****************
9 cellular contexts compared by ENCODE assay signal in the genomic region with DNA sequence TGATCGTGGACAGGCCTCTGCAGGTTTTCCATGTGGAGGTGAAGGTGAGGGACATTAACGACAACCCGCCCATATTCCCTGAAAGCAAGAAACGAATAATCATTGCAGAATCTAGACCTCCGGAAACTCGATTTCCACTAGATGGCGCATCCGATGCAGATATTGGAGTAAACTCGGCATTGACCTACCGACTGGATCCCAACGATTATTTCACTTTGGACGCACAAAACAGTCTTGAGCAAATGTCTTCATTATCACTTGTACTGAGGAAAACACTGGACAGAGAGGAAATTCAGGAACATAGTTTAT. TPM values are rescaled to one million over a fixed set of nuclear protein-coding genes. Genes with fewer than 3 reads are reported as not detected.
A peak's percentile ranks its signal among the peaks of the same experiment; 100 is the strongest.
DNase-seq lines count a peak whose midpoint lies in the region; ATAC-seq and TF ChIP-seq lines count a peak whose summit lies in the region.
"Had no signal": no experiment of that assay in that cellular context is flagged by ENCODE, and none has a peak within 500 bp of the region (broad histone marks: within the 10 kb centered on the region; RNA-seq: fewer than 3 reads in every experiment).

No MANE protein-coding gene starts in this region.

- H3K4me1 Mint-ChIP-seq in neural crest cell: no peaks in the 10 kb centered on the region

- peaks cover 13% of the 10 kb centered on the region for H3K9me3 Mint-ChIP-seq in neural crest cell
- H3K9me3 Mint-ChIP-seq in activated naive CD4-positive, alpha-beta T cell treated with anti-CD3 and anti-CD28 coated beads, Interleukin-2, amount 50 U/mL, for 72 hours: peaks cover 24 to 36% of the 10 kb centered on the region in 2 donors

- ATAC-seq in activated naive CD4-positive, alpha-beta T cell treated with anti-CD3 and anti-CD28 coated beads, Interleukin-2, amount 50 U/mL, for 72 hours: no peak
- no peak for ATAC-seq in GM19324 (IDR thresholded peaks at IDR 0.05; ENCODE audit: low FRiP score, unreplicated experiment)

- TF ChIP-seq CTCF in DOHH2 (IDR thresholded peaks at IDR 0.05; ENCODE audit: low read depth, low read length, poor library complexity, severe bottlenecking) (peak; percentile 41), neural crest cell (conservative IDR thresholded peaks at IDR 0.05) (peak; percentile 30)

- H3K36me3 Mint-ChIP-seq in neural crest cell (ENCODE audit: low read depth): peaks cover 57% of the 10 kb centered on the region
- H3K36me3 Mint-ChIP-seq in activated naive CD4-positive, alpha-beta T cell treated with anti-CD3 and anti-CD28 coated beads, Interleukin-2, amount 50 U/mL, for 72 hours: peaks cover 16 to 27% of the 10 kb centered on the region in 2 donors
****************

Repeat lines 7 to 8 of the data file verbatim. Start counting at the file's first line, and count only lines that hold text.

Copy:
- peaks cover 13% of the 10 kb centered on the region for H3K9me3 Mint-ChIP-seq in neural crest cell
- H3K9me3 Mint-ChIP-seq in activated naive CD4-positive, alpha-beta T cell treated with anti-CD3 and anti-CD28 coated beads, Interleukin-2, amount 50 U/mL, for 72 hours: peaks cover 24 to 36% of the 10 kb centered on the region in 2 donors